Rep. Williams questions lack of response from governor over reopening judicial nominating process

STATE HOUSE – Rep. Anastasia P. Williams (D-Dist. 9, Providence) is questioning the lack of response by Governor Raimondo to her call for reopening the judicial nominating process due to the COVID-19 pandemic. On June 23, Representative Williams publicly urged Governor Raimondo and the Rhode Island Judicial Nominating Commission to reopen the application process for three judicial vacancies in response to the pandemic, which affected Rhode Island’s minority communities particularly harder than most. The application period ended on April 30. 

Representative Williams states that the nominating process began during the panicked first weeks of the COVID-19 pandemic, with the deadline also landing right in the middle of the lock-down. This resulted in many qualified and excellent candidates of color for these judicial vacancies to be unable to participate in the process and apply for the openings on the bench.  During this time, the governor, along with the Department of Health, declared that Rhode Island’s minority communities were the population hardest hit during the pandemic, therefore, leaving these candidates to prioritize the health and safety of their families first. 

«During the past few months, there have been numerous extensions and exceptions implemented by the governor for all aspects of our daily lives. Yet, we find it troubling and disappointing, especially during this time of significant racial introspection, that the governor simply once again ignored the call to help diversify our state’s court system. We were not even afforded a response to our question which is highly unacceptable, but sadly, predictable.»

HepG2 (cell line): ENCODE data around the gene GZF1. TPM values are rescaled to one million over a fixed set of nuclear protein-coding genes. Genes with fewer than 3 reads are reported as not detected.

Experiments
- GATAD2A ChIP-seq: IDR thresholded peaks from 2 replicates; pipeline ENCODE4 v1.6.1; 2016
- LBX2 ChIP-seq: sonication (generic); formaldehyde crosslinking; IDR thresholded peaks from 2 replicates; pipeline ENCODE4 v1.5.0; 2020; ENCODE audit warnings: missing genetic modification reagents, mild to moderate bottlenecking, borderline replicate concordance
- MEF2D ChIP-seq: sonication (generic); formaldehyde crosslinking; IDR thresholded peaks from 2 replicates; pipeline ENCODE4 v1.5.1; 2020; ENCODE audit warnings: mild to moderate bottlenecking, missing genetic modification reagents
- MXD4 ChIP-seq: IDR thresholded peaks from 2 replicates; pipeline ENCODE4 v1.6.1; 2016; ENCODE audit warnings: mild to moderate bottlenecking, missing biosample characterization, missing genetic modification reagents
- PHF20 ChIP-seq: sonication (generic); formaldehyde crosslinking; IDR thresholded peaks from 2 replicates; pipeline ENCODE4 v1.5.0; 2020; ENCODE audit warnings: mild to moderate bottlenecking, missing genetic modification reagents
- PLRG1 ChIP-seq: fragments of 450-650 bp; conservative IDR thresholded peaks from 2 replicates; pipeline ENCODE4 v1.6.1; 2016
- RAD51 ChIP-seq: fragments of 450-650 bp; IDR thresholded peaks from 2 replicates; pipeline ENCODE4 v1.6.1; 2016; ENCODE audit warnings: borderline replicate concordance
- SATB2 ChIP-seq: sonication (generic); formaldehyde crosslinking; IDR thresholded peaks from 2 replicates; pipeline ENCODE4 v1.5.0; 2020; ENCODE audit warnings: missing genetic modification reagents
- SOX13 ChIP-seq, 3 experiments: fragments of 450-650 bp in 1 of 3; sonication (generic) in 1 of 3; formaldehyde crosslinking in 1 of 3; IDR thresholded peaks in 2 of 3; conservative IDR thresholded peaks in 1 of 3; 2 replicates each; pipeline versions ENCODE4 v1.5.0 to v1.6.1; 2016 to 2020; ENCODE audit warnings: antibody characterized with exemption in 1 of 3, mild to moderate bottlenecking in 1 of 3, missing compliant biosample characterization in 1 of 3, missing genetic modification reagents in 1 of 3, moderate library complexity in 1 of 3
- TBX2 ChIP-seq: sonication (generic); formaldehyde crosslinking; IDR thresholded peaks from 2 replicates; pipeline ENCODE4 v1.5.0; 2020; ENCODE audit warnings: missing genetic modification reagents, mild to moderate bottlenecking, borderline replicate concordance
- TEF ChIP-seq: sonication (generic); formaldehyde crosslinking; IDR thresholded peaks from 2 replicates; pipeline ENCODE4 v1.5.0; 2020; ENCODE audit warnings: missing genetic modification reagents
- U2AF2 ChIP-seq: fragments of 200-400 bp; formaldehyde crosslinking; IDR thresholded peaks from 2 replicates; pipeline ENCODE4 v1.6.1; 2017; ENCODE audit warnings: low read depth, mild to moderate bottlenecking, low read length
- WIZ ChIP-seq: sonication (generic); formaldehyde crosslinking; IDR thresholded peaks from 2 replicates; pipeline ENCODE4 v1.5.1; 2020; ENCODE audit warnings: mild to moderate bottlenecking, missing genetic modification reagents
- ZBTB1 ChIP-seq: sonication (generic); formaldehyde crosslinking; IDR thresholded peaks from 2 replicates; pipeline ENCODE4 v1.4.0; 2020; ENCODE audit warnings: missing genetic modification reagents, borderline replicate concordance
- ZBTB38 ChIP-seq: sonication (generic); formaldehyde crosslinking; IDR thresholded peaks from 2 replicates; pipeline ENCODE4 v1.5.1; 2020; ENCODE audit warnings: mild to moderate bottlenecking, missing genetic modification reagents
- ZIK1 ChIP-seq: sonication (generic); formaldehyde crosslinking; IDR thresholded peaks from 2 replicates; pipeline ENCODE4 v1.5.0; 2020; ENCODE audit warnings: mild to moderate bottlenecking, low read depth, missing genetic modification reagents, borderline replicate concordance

«The lack of a diverse judicial system that accurately reflects the multicultural demographics of our state has been a long-standing problem that must be rectified. This problem has only been exacerbated with this arbitrary deadline that affects our jurists of color the most. If the governor truly wished to have a fair and diverse judiciary, she would reopen the application process so that qualified applicants, especially those of color, who were predominantly occupied with caring for and supporting their families during the pandemic, may have the opportunity to apply for these judicial positions. Now, more than ever, is the time to fight back against the systematic injustices that have plagued our state for centuries and one aspect of this fight for justice is finally creating a diverse judiciary system. These efforts toward total equality, fairness, transparency, and systematic change for the better will only be possible if the application and nominating process is reopened.» 

«We have all heard the governor preach that ‘we must all rise up together,’ yet, her actions prove that her words mean nothing, and once again, her behavior clearly demonstrates a completely opposite message to our community of color and the oppressed within our state. Her actions, whether it is due to her own personal beliefs, or other political interests and factors that are preventing her from making the moral choice of reopening the judicial nominating process, what is clear is that she has abandoned, ignored, and ultimately dismissed, numerous and real qualified applicants, many of those who are of color, and in the process, the governor stands in the way of meaningful, moral, and substantial societal change. Talk is cheap, but ignoring a loud and growing chorus of voices demanding equality is even worse. We expect a response and the reasoning behind the governor’s decision to adhere to the April 30 deadline. That much we deserve, rather than being disregarded in the hopes that our movement will grow silent, which it will not,» concluded Representative Williams. 

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